Learn to Search

Start Your Search


Since library databases work a bit differently than Google, you may notice that putting in a sentence or question into the Search Everything system on the library homepage doesn’t give you results you want. Often called “Boolean operators,” connectors AND, OR, and NOT will make the database search for your keywords in a specific way.

Tip! These are in all capitals so that the databases see them as connectors and not keywords to search!

  • AND will reduce your results and only show sources that contain both the keywords it connects.
  • OR will expand your results and show sources that have either keyword or both keywords. 
  • NOT will reduce your results by excluding sources that contain the keyword to its right.

Example: Adding the connector AND in between the keywords picked out from your assignment will make the database search for sources that contain both keywords.

exercise AND "childhood obesity"
Text form of Boolean Operator Venn diagrams
AND (-) NOT (-) OR (+)
Shrinks your search results Shrinks your search results Expands your search results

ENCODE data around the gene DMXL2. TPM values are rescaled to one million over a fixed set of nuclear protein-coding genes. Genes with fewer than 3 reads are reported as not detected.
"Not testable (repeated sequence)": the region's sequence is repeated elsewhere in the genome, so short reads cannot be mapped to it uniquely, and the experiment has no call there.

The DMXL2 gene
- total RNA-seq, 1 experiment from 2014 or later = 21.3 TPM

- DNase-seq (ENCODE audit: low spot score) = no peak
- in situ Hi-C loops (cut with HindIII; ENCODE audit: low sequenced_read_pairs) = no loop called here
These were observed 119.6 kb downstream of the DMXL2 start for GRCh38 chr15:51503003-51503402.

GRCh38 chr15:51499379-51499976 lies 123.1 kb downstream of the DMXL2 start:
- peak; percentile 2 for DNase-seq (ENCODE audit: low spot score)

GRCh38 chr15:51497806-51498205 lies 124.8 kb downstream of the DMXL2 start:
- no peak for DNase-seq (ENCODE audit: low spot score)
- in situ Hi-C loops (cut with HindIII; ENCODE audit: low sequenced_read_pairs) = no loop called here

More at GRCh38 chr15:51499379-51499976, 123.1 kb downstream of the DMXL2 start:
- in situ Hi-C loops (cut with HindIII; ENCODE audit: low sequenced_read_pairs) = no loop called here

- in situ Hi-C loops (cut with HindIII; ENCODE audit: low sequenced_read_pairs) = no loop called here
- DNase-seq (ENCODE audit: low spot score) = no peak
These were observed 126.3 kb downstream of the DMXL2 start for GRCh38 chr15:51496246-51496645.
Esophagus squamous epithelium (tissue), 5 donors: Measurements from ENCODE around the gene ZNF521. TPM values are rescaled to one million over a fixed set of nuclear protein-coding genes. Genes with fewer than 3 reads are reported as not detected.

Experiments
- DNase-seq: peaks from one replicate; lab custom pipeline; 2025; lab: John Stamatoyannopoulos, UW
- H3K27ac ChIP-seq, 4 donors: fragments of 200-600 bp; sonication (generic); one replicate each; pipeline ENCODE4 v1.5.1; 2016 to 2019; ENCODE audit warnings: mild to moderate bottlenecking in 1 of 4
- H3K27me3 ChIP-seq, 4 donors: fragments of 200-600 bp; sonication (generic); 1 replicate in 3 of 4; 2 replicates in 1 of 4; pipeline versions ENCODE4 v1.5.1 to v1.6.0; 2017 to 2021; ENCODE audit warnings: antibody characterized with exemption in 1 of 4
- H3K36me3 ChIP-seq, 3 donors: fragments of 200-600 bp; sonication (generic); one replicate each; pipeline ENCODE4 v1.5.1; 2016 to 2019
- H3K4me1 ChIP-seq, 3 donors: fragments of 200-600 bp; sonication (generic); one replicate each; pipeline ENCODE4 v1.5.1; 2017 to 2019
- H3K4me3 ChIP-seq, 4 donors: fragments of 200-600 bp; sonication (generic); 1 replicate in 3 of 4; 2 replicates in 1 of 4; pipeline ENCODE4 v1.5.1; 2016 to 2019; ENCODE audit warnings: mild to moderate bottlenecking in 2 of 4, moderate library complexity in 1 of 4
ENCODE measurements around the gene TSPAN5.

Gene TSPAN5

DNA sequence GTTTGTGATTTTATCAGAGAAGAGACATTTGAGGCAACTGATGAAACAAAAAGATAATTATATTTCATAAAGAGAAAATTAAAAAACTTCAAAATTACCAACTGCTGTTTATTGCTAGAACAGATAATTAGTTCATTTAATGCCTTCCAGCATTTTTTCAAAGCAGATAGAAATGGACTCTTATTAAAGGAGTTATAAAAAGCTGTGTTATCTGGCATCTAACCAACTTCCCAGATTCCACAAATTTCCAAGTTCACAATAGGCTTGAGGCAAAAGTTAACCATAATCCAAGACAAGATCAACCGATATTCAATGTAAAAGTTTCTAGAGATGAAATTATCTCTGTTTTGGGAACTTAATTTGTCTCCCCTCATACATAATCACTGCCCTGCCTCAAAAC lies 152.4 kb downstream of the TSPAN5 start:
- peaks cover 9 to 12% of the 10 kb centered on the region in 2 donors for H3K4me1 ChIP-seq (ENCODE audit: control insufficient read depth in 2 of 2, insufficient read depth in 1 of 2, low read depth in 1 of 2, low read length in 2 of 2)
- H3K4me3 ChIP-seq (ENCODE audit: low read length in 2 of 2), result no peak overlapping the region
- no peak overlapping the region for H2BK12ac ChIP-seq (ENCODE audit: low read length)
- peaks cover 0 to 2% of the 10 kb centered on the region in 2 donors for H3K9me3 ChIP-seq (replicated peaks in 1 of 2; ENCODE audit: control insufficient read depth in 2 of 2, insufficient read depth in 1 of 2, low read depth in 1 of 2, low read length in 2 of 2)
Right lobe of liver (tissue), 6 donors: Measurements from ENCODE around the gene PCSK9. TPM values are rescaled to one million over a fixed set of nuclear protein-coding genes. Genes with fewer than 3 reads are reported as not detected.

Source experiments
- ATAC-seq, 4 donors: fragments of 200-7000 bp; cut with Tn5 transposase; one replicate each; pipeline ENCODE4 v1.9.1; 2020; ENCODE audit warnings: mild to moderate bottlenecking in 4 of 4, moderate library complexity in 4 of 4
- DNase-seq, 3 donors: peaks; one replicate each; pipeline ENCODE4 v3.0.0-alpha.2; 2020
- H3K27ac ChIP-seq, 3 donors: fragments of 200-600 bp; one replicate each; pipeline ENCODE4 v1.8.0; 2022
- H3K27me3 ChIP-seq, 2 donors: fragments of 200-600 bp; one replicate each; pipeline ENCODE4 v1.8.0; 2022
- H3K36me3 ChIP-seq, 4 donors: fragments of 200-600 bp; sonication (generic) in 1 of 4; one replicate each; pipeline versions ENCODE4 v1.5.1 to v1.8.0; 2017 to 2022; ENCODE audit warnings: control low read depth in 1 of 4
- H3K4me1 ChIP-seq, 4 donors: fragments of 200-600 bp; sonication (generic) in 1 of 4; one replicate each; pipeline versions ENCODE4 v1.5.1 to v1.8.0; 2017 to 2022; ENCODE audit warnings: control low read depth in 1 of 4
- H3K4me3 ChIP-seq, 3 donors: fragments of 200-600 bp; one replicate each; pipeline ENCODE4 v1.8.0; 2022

Only shows results that contain both keywords Will exclude any results that have second keyword Allows for either keyword or an intersection of both
Example: I want both soup and salad for lunch. Example: I only want soup, I do not want salad for lunch. Example: I'm fine with either soup or salad, or even both for lunch.

Click on the image below to open it in a new window.

Venn Diagram of Boolean Operators

Check Your Knowledge

Basic Filters

Look at your assignment (or rubric) again to see what basic filters you will need to use when setting up your search.

  • Date Range: In many areas of learning, you want to make sure the information you are getting is up to date and current. Typically, you will want to select a date range for the past five years. To be sure of what date range you need, look at your assignment and rubric.
  • Peer-Review: For most assignments, you will notice you’re asked to find peer-reviewed articles. Peer-reviewed means that an article has been evaluated by qualified professionals to determine the accuracy of the information and the methods used. The library databases have both peer-reviewed and non-peer reviewed sources. To learn more about peer-reviewed journals and articles, take a look at our FAQ: How do I find peer-reviewed articles?

Both of these filters are available to the left of the search results when you do a search from the Search Everything system on the library homepage. For peer-reviewed articles, select the Peer-reviewed Journals and Articles filters. For articles that have been published within the past five years, enter the publication date range and hit apply.

Keyword search example for wound care prevention in nursing from Search Everything box on the library homepage

Tip! Don't see what you need? Visit our Get Research Help page to contact a librarian!